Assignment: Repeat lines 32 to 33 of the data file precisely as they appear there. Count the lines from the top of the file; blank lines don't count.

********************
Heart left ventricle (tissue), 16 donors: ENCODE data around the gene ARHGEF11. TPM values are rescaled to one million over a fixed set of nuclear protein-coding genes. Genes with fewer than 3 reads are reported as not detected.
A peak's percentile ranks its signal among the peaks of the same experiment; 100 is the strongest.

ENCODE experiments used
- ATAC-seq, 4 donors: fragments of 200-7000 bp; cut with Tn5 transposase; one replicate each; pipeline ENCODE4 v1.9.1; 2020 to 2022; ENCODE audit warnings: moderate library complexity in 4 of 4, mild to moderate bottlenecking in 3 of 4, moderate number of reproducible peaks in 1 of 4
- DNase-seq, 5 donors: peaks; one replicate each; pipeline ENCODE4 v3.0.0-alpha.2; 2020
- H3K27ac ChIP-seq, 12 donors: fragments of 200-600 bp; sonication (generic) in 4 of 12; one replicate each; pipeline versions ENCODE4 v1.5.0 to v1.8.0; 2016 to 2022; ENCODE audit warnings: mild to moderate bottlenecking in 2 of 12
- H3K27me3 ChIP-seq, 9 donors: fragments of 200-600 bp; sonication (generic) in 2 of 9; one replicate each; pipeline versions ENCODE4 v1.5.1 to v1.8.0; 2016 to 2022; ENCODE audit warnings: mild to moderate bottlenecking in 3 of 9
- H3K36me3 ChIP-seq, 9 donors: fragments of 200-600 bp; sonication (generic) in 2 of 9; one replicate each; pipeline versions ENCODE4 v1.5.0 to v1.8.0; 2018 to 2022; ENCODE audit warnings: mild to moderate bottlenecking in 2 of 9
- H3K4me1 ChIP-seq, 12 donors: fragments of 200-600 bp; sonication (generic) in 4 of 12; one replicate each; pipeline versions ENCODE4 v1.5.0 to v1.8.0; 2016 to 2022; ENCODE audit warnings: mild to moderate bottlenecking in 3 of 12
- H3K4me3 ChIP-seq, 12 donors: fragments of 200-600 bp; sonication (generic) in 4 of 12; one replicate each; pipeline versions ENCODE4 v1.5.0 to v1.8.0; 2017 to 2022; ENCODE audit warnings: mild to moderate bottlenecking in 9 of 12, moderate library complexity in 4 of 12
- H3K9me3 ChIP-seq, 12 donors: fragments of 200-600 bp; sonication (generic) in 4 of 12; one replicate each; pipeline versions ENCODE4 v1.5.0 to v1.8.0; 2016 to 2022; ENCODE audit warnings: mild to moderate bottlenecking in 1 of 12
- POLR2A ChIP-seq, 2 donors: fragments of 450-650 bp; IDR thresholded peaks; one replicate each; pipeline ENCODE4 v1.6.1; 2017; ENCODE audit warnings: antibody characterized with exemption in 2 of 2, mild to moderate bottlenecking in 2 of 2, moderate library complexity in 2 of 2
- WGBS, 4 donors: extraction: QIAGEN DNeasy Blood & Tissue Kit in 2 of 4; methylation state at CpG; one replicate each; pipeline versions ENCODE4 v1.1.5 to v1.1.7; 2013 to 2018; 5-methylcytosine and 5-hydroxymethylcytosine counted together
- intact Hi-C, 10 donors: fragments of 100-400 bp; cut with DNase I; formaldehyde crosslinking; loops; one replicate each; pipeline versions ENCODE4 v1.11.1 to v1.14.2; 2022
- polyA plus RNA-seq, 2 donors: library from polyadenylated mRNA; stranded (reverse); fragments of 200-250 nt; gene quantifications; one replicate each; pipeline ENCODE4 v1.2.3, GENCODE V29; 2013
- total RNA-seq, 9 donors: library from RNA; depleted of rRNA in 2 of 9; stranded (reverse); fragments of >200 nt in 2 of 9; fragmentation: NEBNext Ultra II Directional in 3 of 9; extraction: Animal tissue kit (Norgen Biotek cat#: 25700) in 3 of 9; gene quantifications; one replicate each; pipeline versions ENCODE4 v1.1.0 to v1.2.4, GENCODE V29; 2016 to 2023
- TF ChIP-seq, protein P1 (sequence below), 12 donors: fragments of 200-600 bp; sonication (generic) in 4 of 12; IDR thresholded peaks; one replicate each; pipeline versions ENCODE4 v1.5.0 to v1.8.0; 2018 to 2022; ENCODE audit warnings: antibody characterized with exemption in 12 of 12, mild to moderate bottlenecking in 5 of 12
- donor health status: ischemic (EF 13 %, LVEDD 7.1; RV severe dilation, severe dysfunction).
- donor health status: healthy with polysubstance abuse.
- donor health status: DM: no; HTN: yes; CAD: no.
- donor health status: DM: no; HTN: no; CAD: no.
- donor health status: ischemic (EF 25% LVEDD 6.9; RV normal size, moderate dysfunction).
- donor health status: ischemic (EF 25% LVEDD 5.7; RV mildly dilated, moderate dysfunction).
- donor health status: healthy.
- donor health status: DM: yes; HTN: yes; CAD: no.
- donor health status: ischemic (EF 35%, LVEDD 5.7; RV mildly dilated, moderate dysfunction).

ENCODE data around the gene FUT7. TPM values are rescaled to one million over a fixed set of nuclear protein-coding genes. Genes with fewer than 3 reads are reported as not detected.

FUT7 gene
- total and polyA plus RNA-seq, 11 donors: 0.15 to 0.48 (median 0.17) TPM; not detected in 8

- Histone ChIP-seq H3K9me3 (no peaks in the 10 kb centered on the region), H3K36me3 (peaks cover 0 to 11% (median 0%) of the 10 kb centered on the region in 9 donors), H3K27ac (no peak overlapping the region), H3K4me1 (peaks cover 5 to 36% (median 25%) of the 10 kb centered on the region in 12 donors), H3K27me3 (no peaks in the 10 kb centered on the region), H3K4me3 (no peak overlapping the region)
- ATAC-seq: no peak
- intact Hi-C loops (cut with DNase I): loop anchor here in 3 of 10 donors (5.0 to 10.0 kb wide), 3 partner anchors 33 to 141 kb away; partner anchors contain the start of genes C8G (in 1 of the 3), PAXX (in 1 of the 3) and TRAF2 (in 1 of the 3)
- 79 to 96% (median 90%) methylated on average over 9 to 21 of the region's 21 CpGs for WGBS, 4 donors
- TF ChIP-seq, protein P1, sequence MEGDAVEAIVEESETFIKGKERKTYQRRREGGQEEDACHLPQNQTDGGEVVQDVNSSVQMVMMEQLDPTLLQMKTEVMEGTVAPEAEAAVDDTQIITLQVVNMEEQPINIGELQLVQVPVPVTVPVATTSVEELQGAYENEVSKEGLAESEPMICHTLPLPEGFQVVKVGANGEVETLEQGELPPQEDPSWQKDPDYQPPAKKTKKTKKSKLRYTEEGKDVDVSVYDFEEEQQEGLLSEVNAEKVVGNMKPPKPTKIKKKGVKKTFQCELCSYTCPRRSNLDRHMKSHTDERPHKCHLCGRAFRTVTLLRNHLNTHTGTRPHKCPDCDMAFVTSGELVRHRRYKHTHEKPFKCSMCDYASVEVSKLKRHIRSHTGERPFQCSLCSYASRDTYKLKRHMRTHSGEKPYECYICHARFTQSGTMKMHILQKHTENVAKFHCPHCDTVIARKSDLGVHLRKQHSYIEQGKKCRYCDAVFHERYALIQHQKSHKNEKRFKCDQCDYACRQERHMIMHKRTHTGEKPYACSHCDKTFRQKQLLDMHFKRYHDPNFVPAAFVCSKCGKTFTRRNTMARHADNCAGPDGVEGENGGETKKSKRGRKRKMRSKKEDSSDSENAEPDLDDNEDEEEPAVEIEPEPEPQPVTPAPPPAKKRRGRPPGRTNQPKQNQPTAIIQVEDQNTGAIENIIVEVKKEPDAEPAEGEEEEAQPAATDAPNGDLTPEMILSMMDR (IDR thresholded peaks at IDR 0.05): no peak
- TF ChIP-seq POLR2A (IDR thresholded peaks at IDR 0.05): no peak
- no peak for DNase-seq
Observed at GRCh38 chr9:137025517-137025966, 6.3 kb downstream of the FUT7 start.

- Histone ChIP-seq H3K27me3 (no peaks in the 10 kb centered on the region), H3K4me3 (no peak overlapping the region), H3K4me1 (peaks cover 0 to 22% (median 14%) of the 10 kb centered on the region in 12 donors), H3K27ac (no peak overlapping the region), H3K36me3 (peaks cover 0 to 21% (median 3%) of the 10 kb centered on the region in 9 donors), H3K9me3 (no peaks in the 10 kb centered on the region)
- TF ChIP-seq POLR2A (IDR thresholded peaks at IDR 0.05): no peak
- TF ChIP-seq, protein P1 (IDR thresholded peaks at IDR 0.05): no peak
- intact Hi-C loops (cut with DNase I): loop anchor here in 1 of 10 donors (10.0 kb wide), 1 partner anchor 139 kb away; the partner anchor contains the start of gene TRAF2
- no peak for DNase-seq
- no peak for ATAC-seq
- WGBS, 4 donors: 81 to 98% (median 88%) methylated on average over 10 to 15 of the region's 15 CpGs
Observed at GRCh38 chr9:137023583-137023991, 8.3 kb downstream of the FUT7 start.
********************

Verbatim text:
- intact Hi-C loops (cut with DNase I): loop anchor here in 3 of 10 donors (5.0 to 10.0 kb wide), 3 partner anchors 33 to 141 kb away; partner anchors contain the start of genes C8G (in 1 of the 3), PAXX (in 1 of the 3) and TRAF2 (in 1 of the 3)
- 79 to 96% (median 90%) methylated on average over 9 to 21 of the region's 21 CpGs for WGBS, 4 donors